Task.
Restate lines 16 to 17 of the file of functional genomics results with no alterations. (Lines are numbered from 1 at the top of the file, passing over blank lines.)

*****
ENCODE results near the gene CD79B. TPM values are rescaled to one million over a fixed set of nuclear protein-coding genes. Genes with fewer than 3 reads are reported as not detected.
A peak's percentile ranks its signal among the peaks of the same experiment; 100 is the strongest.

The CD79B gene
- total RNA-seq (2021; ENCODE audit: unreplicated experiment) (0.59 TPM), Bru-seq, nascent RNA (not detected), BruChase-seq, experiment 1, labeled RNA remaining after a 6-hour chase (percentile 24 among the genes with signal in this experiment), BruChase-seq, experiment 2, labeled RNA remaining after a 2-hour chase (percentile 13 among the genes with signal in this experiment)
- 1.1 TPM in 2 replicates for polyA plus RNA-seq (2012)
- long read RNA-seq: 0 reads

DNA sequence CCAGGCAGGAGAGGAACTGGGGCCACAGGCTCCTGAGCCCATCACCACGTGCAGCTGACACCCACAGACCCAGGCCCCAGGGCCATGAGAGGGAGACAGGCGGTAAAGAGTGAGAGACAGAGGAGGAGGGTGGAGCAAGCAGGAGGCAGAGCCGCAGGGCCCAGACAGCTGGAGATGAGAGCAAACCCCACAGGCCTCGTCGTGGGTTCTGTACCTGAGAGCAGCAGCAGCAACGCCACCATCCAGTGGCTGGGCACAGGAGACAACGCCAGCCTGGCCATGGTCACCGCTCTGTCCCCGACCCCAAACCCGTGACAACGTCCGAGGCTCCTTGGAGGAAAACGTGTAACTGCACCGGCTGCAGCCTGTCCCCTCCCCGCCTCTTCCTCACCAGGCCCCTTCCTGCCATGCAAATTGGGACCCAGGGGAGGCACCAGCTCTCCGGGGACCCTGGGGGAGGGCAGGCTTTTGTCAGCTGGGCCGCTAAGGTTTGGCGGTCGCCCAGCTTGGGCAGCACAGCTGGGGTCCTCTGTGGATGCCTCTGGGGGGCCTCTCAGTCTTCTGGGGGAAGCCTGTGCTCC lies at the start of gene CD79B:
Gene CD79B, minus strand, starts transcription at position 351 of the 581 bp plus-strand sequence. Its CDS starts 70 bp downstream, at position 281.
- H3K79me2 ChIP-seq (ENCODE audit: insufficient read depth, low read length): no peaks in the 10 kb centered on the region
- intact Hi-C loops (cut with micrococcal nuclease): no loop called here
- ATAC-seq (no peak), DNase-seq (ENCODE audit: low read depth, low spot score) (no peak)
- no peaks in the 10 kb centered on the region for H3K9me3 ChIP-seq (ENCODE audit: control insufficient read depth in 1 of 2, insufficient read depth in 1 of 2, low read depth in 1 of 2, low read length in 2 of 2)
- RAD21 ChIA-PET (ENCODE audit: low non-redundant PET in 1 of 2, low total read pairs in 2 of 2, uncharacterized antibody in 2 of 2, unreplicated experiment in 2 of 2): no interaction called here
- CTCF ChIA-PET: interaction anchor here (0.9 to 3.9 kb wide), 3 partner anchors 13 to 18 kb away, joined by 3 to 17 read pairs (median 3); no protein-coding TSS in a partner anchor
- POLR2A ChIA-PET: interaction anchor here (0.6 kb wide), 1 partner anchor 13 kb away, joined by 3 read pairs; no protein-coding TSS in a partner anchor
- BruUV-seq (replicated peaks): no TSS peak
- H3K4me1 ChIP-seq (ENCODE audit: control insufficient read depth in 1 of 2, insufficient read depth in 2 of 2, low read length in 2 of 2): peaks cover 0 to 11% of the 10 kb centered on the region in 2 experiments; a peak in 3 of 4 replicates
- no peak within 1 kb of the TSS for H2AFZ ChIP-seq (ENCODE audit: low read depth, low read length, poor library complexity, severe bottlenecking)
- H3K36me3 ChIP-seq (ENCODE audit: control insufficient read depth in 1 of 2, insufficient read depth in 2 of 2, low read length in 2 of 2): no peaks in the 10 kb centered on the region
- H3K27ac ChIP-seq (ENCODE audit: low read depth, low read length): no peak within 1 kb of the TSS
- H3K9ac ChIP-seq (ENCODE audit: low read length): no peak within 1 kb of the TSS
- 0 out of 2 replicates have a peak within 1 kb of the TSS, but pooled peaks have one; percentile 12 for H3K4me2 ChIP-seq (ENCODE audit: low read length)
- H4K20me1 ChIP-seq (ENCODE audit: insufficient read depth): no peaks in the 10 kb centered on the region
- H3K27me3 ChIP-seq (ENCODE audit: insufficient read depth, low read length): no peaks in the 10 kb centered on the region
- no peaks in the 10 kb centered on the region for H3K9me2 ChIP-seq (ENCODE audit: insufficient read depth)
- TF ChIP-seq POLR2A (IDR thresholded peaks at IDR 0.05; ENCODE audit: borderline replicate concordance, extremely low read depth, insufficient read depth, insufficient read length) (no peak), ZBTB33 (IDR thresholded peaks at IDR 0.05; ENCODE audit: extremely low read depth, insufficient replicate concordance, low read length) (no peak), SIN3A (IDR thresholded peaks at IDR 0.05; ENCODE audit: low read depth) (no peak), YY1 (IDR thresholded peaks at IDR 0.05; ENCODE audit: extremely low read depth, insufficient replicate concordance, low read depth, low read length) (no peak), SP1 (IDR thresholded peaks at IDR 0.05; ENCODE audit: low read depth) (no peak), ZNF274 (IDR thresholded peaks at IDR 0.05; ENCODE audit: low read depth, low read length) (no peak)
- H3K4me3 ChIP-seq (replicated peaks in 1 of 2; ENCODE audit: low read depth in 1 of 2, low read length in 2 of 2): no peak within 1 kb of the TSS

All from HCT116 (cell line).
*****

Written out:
- BruUV-seq (replicated peaks): no TSS peak
- H3K4me1 ChIP-seq (ENCODE audit: control insufficient read depth in 1 of 2, insufficient read depth in 2 of 2, low read length in 2 of 2): peaks cover 0 to 11% of the 10 kb centered on the region in 2 experiments; a peak in 3 of 4 replicates